It has occurred to me that as the mother of a hemophiliac this is somewhat of a liability... and that it makes me a huge hypocrite since every time my baby has his prophy I hold him down and tell him "It's just one poke.  Just one poke".

 We have decided that we want to avoid a port for Harris.  My nephew Jack has one and it has been great for him, so it is not that I am against ports in general.  We just feel like if we can become proficient with accessing Harris' veins it will make for an easier transition when he hits the time for him to do it himself.  Plus, I'm not big on surgery.  This brings me back to my needle problem since eventually (like within the next year) we will be doing this at home, (and when I say "we"  I mean "me").

I decided that I want to be the "really old granny who just came to the big city and is getting on the freeway for the first time in her life" of do-it-yourself prophy.  (ie - I want to enter this world very slowly).   I asked my HTC if they had any fake vein kits that I could start practicing on.  That's what I called it "a fake vein kit".  They hooked me up with something even fancier - a self-infusion program (the one I have is called the "Bay Cuff" made by Bayer) ... and yesterday my sister and I gave it a go.

This is what I learned.  The kit is really useful for practicing good sterile technique and learning an infusion routine before attempting the real thing.  Also, if hitting Harris' veins is anything like sticking a butterfly needle into a really easy to find plastic tube full of fake blood covered by a thin piece of pleather - then I'm all set.


Today my son Jack had a routine MRI done. The last time he had this done was in 2008. Jack has to alternate between chest x-rays and MRI's every year. This is done to check the placement of the port and all the "stuff" that goes along with having a port. Its not a bad thing, but it can be scary for a little kid. We have had great success with Jacks port. he had it put in when he was two, and it has been wonderful. We have had no infection or worries.

Like I said before, these procedures can be nerve racking for a kid. One thing I have learned as a mother with a hemophiliac child is to always be upfront and honest with them about everything. Yes, you will get a shot and it will hurt....but only for a second. The machine will be loud and you will have to hold very still. I have always told all of my children, not just Jack, exactly what will happen when we go to the doc. There will be lots of pokes, pricks, needles, and tears; but it is better to go in as a team with your childs trust, than to battle it out at every procedure. This is the Bloody Good Life of a hemophiliac. (just as a side note, Jack has done his MRI without sedation each time, and has done beautifully.) attached to this is a video of Jack explaining in his own words, just what it was like today.

Awny and Jack

Tuesday, June 8, 2010

Where did that blood come from?

Harris falls a lot.  He falls on his knees. He falls on his elbows.  He falls on his head. He thinks he can walk, but really, it's just his feet chasing his torso before they all hit the ground together.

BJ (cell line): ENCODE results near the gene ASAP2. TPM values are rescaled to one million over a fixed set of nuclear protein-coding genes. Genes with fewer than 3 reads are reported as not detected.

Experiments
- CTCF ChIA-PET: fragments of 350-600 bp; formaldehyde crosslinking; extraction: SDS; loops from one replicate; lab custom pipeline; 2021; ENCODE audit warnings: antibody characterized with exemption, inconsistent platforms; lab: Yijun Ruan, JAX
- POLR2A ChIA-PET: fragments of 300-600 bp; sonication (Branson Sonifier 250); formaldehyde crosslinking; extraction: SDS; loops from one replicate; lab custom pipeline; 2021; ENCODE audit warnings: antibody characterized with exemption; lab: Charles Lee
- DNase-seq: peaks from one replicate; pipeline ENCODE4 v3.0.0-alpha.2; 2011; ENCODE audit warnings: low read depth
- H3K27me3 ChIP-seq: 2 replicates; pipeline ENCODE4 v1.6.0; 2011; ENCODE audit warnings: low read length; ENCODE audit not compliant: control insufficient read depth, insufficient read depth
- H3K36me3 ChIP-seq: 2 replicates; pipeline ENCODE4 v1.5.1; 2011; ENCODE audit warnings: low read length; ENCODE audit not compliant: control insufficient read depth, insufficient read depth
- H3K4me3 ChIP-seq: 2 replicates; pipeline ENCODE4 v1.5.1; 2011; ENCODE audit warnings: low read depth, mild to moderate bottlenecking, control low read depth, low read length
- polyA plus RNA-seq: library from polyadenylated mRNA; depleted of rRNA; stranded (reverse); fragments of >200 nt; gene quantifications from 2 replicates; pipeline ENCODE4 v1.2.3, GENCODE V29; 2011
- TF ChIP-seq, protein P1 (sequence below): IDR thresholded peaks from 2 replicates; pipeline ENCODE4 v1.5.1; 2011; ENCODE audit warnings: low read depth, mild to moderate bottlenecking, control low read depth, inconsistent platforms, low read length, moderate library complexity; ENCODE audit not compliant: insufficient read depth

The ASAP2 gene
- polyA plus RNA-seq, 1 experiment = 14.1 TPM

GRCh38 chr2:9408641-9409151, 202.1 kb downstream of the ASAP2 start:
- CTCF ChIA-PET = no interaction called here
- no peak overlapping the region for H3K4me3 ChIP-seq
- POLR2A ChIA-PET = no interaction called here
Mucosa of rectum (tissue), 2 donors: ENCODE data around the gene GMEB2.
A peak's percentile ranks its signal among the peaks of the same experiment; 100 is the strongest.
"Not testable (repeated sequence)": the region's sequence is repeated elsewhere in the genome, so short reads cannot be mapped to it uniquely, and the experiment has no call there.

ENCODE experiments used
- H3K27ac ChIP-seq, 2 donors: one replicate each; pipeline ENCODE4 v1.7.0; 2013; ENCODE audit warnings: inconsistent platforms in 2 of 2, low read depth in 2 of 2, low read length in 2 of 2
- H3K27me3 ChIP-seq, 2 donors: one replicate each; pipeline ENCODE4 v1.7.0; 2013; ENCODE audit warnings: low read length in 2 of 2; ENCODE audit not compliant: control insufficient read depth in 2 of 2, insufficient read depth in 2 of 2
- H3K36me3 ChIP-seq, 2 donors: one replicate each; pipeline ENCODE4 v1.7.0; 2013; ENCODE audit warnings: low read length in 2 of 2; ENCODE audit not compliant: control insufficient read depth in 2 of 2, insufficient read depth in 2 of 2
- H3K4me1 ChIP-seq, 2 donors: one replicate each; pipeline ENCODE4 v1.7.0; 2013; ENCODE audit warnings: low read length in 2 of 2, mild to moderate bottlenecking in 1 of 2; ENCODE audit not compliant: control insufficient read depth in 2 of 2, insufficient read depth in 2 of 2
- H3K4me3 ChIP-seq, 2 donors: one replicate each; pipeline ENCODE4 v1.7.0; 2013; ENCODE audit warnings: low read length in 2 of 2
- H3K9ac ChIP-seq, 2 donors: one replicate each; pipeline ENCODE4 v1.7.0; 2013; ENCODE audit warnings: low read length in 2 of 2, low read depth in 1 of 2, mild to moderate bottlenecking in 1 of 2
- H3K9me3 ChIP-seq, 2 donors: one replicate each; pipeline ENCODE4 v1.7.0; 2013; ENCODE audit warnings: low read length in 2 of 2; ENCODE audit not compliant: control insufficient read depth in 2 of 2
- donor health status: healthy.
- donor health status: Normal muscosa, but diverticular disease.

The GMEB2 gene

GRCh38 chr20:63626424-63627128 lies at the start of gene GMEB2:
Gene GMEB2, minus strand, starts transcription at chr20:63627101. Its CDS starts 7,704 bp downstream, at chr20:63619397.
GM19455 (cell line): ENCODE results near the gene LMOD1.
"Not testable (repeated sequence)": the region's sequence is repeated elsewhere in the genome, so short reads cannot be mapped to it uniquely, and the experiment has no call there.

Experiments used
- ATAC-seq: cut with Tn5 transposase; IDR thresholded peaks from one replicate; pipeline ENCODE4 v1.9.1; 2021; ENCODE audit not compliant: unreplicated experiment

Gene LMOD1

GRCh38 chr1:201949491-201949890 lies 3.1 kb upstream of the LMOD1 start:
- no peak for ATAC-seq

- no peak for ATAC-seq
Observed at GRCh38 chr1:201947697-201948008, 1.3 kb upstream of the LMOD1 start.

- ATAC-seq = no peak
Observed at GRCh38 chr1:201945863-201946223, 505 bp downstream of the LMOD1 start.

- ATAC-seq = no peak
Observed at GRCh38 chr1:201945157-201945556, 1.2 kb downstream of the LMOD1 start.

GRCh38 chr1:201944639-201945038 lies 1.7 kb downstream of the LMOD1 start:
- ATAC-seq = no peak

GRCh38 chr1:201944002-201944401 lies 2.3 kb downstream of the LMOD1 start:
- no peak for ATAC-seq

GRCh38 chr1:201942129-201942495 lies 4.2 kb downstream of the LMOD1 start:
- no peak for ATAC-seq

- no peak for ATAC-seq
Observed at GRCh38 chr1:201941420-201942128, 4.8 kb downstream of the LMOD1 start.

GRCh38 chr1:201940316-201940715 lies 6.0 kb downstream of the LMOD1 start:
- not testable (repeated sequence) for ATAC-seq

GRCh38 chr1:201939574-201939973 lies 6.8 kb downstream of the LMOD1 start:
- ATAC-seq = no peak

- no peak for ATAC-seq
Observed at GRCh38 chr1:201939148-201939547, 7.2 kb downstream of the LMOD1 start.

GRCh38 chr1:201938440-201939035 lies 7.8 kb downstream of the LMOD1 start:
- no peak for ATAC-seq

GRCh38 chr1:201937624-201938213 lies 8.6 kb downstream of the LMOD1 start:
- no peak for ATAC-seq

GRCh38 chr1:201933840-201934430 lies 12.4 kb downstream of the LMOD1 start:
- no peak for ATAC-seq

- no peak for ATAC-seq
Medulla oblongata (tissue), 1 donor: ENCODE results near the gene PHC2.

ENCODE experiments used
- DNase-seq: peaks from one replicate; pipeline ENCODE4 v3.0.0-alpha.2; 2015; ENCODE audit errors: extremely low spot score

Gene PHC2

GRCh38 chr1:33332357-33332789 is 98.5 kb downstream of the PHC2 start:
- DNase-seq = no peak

Despite the falling, we ruled out a helmet early on.  We felt like it was just one more thing to draw attention to an already incredibly visual disease.  Basically, if Harris was in a lineup with a bunch of other kids, it wouldn't take a whole lot of detective work to pick him out as the hemo - and we didn't need to underscore that for him... or his siblings.

So when I picked him up from bumping his head today and saw that his hair was covered in thick red liquid I almost peed myself.  I know it's not glamorous, but there you go.  We did prophy this morning, but I was pretty sure "bleeding from scalp" would require more than one infusion.

Luckily.. left over strawberries from lunch do not.  I guess I need to be more thorough with my clean-up.

Wednesday, June 2, 2010

Immunizations...part 2

Here is a little update to what has been going on with Zander's muscle bleed. We infused through the IV at home on Saturday and Sunday and then when I went to flush it Sunday night it wouldn't work. So I pulled the line and I called the on call Hematologist on Monday, he told me it would be fine since we were going up on Tuesday to the center.
His leg is still feeling pretty warm and it is still swollen (that hasn't gone down at all) his nurse at the center was a little surprised by that. Both his nurse and the PT agreed that a couple doses a day would probably benefit Zander. When his hematologist came in he said he thought a few more days of infusions would be good but just once a day.
I felt very frustrated that neither the nurse or the PT said anything about doing it twice a day, so I asked. The doctor said no, once a day is fine. The reason I was curious about this is because a few weeks ago they tested Zander for an inhibitor (he doesn't have one) but they did find that he metabolizes his factor VERY fast. I guess I understand not wanting to second guess a doctor but both Travis and I agreed that factor two times a day is what we wanted to do and what we felt was best for Zander. We are told all the time that as parents, we are Zander's advocate and that we have to do what is best for him. When the doctor left the room we told the nurse that we were still wanting to do infusions a couple times a day, she was VERY professional and said that it is our choice and when we are at our house, he is in our care, and that we decide what that is.
I think from the time we are young we are taught to accept what doctor's say at face value and that there is no need to question a doctor. I just feel like a doctor spends two minutes with my son and makes his opinion, I spend all day and all night with Zander and it is STILL up to me to say what is best, even if that means going against the doctor;'s orders.

We have another IV in and will infuse for a few more days, I will post how it goes.
(the picture doesn't do the swelling and bruising justice)